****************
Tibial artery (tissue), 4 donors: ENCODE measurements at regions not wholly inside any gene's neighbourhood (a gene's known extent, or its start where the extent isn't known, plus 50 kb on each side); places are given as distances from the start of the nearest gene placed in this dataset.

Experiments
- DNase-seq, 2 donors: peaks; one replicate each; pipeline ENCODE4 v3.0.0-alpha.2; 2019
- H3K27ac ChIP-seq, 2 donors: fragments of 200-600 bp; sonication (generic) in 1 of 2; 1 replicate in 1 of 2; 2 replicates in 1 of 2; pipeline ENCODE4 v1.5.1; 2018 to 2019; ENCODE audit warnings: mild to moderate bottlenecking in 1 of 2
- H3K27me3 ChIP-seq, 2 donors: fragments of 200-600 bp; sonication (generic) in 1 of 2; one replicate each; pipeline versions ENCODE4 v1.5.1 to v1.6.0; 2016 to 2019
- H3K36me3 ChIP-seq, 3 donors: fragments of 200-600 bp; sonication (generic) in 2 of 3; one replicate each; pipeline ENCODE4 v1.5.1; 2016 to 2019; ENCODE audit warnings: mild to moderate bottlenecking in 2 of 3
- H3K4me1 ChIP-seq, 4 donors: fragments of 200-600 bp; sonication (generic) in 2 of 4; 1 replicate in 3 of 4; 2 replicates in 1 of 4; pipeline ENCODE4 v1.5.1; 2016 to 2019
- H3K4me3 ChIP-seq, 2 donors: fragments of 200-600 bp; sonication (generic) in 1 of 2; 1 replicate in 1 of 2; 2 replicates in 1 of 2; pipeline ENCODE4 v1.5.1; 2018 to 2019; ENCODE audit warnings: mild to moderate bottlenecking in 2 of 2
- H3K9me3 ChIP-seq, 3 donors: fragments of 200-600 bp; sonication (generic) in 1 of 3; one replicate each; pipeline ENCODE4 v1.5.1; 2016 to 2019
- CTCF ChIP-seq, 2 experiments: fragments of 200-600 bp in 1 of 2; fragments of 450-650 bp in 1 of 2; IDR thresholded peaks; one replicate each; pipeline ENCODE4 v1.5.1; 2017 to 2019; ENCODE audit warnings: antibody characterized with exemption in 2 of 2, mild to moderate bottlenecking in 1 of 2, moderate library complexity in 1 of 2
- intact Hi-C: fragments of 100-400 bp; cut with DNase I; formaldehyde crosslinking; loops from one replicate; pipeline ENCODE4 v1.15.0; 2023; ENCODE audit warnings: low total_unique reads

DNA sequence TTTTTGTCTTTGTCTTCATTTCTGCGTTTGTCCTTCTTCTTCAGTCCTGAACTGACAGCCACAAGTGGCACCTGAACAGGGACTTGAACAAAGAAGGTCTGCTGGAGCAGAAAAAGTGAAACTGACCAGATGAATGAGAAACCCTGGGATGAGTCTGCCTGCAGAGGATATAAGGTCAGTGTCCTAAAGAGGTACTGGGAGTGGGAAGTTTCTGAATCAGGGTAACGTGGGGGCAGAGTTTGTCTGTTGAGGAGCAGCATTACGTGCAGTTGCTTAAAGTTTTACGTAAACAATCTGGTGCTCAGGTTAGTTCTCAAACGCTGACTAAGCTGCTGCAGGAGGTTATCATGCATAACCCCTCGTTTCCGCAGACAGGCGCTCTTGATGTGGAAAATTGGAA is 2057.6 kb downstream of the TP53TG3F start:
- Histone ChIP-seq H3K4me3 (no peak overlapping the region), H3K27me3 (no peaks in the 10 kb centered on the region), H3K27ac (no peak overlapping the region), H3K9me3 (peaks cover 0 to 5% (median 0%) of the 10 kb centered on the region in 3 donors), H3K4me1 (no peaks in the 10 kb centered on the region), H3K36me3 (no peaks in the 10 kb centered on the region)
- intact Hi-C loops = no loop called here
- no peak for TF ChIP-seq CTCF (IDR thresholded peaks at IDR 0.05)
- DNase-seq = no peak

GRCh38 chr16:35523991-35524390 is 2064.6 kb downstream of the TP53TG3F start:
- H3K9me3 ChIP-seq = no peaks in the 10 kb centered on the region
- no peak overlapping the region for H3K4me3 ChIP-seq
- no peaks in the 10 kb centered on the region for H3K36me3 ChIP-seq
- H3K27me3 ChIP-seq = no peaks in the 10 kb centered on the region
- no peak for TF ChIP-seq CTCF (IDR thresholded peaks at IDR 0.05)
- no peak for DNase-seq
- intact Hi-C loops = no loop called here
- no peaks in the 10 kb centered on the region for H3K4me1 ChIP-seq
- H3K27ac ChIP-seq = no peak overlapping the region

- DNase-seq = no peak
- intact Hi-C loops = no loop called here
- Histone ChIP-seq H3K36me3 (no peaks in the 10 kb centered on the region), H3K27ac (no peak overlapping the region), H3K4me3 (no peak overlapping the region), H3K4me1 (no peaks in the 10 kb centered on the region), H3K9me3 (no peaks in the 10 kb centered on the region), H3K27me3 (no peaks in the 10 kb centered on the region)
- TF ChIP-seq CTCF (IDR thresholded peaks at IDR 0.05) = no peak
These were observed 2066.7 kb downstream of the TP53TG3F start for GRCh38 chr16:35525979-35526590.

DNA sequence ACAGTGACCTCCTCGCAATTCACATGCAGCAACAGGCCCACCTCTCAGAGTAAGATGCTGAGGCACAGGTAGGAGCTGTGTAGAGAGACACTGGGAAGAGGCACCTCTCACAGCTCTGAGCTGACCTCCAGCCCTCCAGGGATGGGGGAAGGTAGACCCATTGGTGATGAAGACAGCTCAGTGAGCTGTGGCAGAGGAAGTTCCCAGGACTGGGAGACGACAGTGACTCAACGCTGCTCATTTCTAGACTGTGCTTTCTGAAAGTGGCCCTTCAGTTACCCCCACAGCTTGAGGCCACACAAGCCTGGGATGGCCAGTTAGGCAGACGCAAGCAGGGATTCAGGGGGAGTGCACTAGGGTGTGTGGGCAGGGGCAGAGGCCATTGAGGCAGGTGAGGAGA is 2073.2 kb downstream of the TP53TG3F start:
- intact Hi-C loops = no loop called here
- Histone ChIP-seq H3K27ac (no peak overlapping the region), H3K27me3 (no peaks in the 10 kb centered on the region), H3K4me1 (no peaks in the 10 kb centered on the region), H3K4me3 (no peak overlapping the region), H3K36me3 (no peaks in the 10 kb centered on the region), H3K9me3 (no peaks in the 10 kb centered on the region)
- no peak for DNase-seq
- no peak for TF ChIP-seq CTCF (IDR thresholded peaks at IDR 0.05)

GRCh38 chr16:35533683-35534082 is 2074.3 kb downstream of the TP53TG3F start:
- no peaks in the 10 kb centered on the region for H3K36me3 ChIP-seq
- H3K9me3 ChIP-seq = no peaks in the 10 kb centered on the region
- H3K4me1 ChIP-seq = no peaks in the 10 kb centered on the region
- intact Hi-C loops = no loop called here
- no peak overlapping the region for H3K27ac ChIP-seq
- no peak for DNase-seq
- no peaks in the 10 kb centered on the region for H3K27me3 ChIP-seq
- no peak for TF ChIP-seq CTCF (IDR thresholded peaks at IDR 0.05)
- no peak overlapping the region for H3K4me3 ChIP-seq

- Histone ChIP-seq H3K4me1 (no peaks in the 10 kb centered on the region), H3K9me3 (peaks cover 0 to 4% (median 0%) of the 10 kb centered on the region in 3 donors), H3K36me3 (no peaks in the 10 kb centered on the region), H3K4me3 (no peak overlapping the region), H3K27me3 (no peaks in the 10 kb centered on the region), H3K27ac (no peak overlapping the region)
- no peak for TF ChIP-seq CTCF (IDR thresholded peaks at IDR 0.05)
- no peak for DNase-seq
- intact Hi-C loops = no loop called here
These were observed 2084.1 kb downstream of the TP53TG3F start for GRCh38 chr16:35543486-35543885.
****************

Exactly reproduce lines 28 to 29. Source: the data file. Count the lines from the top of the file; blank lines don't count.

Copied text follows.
- intact Hi-C loops = no loop called here
- Histone ChIP-seq H3K36me3 (no peaks in the 10 kb centered on the region), H3K27ac (no peak overlapping the region), H3K4me3 (no peak overlapping the region), H3K4me1 (no peaks in the 10 kb centered on the region), H3K9me3 (no peaks in the 10 kb centered on the region), H3K27me3 (no peaks in the 10 kb centered on the region)